Public interest shapes the unsustainability of gender-blind payments. Fans are the fundamental units of the economic model of the sports industry. Their consumption determines a players’ value, thereafter deciding his/her earnings. Entertaining audiences is imperative, irrespective of gender.
The demand for individual players varies; this differential fan engagement leads to disparate sponsorships and advertising deals, which constitute the biggest chunk of player earnings. A Premier League footballer who plays the same position and has similar performance statistics will be better compensated than his Turkish League or Indian Super League counterpart.
He would also get paid lesser or more than his own teammates, depending on his visibility, which is also fueled by consumer demand for the player’s performance. Albeit the same 90 minutes played, the ‘work’ put in by the premier league footballer is hard to compare, especially given his better endorsement packages and higher earnings. This brazen reality — that earnings are a result of fan demand — affects women’s sport too, just as it affects players across leagues and within a team.
The sports industry is a business that responds to the economics of market demand and supply. In the US men’s and women’s friendlies before their last respective Football World Cups, 70% more tuned in to the men; in group games, 212% more watched the men.
Fox alone raked in $17 million in advertising revenue from women’s sports in 2015, while ESPN brought in $529 million from the 2018 men’s tournament. This commercial nature in the sports industry emphasises the value of media attention; low demand from fans result in reduced media and advertising revenue for the organisers. This generates lower tournament winnings and tinier endorsement packages, thereby fueling the gender pay gap.
With increasing consumers of women’s sporting events, wealthier associations like those of the Lawn Tennis Grand Slams or socially committed national governing bodies (as in Victoria) may be able to offer gender-blind pay to its athletes. They would also invest in garnering media attention and greater crowd participation. Even if so, other organisers cannot offer such pay packages because their tournament costs would outstrip their revenues. This is a vicious cycle wherein investments in unviable sporting events drops, adversely affecting professional female athletes.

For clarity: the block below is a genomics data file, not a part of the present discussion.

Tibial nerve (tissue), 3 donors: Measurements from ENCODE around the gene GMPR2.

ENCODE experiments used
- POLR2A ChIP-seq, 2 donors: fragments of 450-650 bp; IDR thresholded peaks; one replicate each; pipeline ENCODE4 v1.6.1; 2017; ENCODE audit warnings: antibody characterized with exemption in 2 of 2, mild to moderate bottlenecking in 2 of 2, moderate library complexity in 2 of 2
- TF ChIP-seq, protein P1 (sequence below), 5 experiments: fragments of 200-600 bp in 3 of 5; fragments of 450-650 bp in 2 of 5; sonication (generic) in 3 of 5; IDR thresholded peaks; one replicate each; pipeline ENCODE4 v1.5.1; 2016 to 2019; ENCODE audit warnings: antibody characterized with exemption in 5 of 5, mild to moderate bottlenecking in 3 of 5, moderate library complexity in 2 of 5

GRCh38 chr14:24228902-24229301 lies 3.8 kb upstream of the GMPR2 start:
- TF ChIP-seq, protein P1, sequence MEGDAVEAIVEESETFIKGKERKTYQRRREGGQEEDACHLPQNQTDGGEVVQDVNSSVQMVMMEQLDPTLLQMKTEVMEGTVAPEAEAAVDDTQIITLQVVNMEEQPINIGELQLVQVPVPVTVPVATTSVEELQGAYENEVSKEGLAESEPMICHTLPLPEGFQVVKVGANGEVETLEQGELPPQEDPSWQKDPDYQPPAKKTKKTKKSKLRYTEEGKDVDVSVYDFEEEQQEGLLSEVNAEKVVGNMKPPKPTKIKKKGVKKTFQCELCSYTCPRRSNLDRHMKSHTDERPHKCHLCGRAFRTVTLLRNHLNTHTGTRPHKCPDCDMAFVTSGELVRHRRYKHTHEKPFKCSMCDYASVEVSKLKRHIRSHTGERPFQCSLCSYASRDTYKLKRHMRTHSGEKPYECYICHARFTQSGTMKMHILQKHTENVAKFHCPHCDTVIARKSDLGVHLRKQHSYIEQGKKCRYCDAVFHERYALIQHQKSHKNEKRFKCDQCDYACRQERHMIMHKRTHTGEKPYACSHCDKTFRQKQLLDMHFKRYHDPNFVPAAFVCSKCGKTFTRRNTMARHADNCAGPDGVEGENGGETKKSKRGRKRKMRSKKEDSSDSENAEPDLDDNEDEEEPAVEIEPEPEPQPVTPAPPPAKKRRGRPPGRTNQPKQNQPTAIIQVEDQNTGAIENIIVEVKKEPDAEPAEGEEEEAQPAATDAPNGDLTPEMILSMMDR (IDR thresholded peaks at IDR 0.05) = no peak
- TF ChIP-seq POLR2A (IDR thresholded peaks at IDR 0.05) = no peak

The most sustainable way to ensure parity may be by regulating pay packages. Still, grassroots level investment is crucial to ‘visibilizing’ women’s sports. The Title IX scheme in US schools guarantees equal attention to boys and girls in sport; it is the starting point to effect a change in societal attitudes and result in higher participation rates by female fans and players.
Apart from investment, working on visibility is a crucial factor in advancing women’s sport. Without broadcasting deals, sponsorship and endorsements will be harder to come by, thus making the profession less lucrative. It is widely acknowledged that the sponsors of the Oxford and Cambridge Boat Race played a key role in encouraging the women’s boat race to take place on the Thames at the same time as the men’s. This gave television coverage to the event for the first time.
The Doncaster Rovers Belles are a great example as well; they are building a multi-million-pound training facility, the first dedicated elite women’s training facility in the UK. Alternatively, using the revenues in bridging pay gap would be unsustainable for the Rovers and women’s football in the long run. Improving infrastructure alongside improving women’s representation in sports governing bodies can spark the sustainability of women’s sports and bring about long-term parity in earnings more easily than ‘equal pay’.
FIFA proposes to increase the female representation at the board level to 30%, paving the way for better attention to women’s concerns at the highest decision-making levels. Similarly, Sport England’s ‘This Girl Can’ campaign will, in a way, contribute to better future earnings by enhancing interest in women’s sport. The same is true for female athletes in India. There must be an effort to enhance interest; YUWA in Jharkhand and the Odisha Hostels Programme are grassroots-level initiatives that are aimed at engaging more girls in sport and building surrounding rural infrastructure for women athletes.
Female demographics need to be targeted through aggressive TV broadcast rights and online streaming deals. Many investors recognise a potential in tapping into women’s sports and female fans; sans any regulation, the earnings of sportswomen are bound to increase. Recently, the Women’s Tennis Association signed a $525 million media rights deal with Perform. Squash was able to provide gender-blind pay by merging the men’s and women’s tours, making it accessible to the same set of broadcasters and sponsors.
Regulating pay in the sports industry will sound the death knell to achieving gender parity in sports. Sustained efforts at enhancing consumer demand and boosting investment are the right steps that can lead to an eventual gender-blind payment within the sports industry.
Featured image courtesy TennisWorlUSA.org